Development Director Rich Osgood shared the list of applications with commissioners.
Several applications included eligible reimbursement amounts exceeding the $10,000 cap initially set by commissioners, he said. “We are back before you to see if we can increase the cap or an overall budget amount to award more dollars to the applicants,” Osgood said.
The average reimbursement sought was $25,000, he said. The commissioners initially approved $250,000 for grants.
So far, nonprofit programs across the county applied for nearly $370,000, with more requests under review. Businesses had submitted more than $141,600 in requests.
The original request deadline was Sept. 18, but requests have continued to be filed, said Dan Suerdieck, county manager of planning and zoning.
If the commissioners decide to increase the cap on individual grants, applicants can be notified of the change and work with them on eligible items, Suerdieck said.
Commissioners Greg Simmons and Ted Mercer said they had no issues with approving the grants for those eligible and for expanding the cap. Mercer, however, said he wants to make sure those who might be eligible are aware of the program which has been publicized on the county website and by other means.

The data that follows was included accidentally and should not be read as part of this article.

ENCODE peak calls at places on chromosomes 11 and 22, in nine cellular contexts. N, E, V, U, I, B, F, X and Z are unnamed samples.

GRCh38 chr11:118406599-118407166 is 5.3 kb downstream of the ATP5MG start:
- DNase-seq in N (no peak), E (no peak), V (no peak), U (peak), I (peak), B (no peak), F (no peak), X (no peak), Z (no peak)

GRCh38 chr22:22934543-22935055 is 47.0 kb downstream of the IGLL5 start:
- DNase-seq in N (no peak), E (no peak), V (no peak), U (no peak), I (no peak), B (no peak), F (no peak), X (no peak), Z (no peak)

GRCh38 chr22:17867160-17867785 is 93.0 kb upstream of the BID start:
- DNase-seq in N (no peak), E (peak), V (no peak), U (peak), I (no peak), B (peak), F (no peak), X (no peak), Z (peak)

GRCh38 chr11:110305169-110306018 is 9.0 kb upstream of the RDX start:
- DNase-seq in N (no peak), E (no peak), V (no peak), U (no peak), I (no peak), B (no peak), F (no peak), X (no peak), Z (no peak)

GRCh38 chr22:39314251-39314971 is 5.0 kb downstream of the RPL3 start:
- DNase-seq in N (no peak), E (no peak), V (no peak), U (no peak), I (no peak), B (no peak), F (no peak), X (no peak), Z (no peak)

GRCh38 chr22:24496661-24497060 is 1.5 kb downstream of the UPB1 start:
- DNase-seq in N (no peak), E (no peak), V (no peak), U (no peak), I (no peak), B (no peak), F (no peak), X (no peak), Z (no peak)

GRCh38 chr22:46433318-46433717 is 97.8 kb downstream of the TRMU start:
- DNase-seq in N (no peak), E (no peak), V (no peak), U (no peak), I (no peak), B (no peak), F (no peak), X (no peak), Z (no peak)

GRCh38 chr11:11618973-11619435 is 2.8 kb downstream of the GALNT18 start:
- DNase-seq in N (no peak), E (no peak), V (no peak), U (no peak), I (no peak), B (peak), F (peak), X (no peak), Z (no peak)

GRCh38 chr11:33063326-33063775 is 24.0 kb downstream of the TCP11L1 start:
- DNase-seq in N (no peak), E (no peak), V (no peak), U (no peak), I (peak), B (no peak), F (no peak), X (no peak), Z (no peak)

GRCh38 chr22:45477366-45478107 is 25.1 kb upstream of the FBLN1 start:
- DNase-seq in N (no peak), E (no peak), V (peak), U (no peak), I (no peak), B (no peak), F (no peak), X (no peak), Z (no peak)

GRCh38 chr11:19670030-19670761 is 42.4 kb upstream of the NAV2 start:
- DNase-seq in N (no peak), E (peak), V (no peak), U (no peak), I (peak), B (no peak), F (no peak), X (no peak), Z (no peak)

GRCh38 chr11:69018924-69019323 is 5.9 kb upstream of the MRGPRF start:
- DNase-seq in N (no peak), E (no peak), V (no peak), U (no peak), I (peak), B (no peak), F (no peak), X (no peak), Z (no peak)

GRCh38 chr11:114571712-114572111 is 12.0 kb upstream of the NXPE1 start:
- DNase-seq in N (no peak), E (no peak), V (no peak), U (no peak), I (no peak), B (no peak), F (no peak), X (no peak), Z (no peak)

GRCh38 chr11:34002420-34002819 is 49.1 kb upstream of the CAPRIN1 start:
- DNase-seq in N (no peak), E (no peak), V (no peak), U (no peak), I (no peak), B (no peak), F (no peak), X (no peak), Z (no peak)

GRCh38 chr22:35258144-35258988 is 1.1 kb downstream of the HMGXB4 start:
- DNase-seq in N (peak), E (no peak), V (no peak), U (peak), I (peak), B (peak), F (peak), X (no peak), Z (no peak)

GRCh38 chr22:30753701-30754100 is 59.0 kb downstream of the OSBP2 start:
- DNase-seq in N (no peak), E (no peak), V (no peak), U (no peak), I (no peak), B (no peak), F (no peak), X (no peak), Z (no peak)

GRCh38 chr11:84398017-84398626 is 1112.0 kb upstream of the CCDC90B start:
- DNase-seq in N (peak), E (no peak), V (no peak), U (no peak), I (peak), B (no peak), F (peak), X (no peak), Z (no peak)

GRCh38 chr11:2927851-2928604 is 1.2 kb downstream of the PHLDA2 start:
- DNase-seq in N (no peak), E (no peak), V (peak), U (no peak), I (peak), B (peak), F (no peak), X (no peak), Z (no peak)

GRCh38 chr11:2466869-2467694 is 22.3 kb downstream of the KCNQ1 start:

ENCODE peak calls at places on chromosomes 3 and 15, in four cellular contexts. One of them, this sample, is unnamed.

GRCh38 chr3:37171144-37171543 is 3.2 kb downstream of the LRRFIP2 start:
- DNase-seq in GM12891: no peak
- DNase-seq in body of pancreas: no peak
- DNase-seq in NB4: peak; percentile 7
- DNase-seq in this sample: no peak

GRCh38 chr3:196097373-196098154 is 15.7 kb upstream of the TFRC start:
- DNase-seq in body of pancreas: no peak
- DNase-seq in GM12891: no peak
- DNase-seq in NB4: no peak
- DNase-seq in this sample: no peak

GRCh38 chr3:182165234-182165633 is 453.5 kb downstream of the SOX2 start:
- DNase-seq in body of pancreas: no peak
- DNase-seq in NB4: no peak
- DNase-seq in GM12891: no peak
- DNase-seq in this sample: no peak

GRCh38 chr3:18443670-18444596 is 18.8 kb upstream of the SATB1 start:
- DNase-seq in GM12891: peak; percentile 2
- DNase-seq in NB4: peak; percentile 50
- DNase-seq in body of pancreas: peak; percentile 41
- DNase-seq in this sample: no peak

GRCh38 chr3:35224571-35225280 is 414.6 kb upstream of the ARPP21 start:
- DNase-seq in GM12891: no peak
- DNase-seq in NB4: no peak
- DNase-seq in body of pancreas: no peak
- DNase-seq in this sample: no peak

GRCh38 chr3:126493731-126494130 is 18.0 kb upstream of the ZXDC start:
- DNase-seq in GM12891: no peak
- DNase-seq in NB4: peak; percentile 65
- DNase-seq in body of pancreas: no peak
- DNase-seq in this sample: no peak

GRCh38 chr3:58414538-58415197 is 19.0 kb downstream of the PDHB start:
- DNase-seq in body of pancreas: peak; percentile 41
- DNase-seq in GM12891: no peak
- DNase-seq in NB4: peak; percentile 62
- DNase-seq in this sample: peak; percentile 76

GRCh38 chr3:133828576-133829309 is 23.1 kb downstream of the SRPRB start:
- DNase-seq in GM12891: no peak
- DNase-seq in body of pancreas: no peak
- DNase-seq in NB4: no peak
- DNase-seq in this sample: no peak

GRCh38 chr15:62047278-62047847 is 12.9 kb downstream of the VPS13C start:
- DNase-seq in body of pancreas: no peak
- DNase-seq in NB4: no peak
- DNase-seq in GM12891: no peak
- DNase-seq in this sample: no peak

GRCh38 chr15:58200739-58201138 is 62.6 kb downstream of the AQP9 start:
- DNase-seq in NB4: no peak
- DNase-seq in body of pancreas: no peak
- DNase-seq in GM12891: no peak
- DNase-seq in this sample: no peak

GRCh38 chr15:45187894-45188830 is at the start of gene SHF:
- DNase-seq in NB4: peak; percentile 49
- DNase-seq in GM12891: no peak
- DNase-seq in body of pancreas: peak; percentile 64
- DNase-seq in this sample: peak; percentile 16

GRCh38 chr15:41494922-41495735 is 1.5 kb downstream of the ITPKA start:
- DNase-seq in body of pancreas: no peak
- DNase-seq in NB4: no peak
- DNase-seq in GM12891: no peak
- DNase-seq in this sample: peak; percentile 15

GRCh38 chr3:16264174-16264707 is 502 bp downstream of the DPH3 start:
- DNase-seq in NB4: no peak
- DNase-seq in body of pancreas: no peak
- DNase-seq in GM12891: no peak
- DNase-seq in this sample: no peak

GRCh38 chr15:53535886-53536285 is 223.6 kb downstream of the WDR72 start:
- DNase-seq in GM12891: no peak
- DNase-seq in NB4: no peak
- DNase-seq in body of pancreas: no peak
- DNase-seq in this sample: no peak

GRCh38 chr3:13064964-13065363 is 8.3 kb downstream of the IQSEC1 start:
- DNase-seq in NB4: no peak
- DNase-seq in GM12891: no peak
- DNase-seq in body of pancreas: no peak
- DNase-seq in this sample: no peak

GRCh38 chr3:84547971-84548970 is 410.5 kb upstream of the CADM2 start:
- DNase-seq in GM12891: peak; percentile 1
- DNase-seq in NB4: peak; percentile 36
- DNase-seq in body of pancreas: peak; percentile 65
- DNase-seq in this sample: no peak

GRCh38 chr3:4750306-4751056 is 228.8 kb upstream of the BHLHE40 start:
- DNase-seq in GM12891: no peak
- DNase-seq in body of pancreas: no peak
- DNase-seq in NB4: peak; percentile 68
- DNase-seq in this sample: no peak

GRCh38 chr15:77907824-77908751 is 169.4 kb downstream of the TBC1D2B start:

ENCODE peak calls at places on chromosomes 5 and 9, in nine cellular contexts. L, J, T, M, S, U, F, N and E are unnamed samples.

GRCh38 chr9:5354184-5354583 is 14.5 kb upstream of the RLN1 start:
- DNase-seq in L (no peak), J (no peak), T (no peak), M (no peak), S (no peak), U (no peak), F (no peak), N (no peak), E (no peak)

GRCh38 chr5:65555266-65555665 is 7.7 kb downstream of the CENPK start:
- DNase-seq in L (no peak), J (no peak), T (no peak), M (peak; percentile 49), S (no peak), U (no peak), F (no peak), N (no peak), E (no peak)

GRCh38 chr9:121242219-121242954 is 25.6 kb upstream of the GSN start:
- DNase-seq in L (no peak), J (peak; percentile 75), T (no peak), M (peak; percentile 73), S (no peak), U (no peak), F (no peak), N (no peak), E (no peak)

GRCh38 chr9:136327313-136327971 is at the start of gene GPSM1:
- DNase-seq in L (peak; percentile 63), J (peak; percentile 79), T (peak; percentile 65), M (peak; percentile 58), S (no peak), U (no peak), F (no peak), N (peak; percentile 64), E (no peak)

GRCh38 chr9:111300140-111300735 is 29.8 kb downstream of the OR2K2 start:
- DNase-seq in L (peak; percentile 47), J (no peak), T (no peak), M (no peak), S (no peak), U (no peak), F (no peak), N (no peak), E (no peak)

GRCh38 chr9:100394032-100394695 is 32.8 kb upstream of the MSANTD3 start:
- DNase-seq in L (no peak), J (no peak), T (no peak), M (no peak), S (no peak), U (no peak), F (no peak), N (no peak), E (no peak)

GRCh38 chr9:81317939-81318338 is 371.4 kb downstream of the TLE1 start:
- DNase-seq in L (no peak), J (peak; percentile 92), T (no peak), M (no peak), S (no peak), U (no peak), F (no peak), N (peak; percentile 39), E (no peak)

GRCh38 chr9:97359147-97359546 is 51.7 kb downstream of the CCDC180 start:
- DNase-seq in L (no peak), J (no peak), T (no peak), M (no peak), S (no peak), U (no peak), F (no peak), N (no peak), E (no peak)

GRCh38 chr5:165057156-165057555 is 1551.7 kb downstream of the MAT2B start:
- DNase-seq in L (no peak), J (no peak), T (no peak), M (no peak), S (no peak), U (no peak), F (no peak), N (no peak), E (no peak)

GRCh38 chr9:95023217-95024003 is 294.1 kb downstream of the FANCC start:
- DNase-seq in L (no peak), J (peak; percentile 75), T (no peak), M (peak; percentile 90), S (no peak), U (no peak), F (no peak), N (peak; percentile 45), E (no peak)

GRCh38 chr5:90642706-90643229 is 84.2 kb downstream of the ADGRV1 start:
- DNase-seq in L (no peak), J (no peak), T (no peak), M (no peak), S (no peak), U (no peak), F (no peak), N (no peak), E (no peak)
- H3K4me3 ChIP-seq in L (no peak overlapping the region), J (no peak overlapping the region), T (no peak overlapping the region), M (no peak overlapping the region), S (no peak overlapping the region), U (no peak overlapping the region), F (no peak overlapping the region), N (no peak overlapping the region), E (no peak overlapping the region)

“I want to give out the money …. But there might be a bunch of businesses and nonprofits that are not aware this is out there,” Mercer said.
Commissioner Greg Simmons said he wanted to contact the Miami County Fair Board to discuss if it might be eligible for some of the money because of the limited activities allowed for this August’s fair.
“They lost a lot of money this year. I feel like that is something we need to be looking at,” Simmons said of the fair board.
Other organization had also inquired about possible money but have not yet applied, the commissioners were told. They were supportive of a possible second round of grants once the first round is finalized.
“We want to help as many businesses and nonprofits as we can. This has been a tough year for everyone. This is one way for them to keep their head above water in the business world,” Mercer said.
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